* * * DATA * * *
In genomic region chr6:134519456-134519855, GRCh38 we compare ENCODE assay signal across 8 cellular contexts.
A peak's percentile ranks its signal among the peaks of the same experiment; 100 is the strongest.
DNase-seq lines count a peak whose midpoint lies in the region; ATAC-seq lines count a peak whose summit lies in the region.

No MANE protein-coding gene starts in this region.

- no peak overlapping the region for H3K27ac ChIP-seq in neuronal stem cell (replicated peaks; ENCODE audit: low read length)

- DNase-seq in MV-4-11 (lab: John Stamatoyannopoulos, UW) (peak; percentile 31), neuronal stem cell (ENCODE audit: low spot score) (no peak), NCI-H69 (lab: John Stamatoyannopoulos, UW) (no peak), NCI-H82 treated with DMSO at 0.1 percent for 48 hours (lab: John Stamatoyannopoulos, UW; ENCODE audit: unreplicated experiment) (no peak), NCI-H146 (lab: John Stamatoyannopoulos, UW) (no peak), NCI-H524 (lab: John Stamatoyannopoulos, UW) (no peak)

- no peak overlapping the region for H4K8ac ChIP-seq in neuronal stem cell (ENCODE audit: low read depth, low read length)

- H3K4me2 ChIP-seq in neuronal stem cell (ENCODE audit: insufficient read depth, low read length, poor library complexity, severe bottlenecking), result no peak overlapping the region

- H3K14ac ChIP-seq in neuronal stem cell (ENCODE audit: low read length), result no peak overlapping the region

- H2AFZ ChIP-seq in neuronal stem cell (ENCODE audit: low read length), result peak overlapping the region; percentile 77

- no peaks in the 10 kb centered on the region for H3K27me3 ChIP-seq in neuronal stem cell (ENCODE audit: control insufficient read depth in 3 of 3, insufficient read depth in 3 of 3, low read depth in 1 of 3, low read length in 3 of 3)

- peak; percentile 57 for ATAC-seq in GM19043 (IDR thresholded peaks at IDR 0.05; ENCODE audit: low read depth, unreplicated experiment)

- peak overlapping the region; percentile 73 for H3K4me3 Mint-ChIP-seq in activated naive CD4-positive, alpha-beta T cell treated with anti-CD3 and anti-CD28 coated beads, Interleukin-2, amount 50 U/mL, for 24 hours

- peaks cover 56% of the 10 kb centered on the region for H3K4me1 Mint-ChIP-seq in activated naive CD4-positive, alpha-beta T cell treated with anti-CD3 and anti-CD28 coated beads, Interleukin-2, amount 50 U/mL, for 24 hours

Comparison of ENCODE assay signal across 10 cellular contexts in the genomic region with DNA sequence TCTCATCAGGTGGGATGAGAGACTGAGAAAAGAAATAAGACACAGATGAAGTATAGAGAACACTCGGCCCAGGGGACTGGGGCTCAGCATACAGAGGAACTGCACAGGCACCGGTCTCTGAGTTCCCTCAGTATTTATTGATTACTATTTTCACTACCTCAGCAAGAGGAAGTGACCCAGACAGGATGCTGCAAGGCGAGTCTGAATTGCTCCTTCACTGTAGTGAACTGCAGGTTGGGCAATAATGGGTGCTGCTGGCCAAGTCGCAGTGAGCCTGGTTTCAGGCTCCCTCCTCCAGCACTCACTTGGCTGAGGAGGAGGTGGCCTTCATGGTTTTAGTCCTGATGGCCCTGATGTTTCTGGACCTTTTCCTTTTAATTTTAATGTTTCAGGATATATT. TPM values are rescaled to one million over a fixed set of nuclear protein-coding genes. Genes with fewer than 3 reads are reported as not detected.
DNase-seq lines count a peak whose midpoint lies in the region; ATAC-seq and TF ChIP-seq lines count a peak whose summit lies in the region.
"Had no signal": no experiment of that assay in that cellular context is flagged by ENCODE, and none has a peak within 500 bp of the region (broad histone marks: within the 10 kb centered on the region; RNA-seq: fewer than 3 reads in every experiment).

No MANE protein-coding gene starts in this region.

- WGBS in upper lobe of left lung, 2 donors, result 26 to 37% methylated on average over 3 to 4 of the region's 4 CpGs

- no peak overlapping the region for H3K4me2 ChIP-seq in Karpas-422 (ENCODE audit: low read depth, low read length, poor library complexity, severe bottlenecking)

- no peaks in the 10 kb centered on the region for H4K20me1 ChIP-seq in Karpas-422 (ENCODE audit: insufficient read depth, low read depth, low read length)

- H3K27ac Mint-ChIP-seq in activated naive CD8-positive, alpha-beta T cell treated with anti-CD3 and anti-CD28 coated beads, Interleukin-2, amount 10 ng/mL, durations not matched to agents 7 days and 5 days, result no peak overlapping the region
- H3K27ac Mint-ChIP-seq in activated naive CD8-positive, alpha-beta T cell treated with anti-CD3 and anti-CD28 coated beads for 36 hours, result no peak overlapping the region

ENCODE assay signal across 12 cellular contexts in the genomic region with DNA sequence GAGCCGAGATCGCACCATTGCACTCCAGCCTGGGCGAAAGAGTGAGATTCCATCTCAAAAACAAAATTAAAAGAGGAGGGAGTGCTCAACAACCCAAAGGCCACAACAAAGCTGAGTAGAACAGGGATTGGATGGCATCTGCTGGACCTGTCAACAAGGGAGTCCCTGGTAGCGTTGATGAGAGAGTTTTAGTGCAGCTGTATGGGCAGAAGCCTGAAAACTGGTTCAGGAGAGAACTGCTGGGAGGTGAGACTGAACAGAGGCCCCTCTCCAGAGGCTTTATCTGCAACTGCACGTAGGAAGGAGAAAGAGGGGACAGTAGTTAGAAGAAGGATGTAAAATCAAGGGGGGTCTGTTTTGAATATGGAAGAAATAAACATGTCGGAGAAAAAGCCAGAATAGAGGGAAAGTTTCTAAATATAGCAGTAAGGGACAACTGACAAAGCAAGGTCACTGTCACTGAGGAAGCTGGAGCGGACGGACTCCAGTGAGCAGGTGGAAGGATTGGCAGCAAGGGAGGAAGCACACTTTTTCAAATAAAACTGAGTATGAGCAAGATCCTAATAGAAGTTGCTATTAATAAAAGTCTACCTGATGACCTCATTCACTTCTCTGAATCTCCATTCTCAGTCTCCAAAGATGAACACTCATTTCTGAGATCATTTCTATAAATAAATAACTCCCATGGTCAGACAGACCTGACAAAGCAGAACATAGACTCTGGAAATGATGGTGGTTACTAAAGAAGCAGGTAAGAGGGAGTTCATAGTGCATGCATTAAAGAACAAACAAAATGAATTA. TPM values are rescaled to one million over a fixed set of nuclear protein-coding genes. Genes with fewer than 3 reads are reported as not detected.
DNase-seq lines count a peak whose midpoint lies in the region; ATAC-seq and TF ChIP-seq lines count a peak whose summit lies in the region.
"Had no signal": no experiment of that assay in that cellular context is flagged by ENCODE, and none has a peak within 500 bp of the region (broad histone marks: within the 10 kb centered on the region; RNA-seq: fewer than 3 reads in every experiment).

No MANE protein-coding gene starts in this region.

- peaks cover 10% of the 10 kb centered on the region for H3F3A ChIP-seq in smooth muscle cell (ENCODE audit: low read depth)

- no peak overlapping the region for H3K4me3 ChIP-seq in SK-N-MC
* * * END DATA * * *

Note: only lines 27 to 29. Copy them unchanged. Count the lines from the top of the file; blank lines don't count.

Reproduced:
No MANE protein-coding gene starts in this region.

- peaks cover 10% of the 10 kb centered on the region for H3F3A ChIP-seq in smooth muscle cell (ENCODE audit: low read depth)

- no peak overlapping the region for H3K4me3 ChIP-seq in SK-N-MC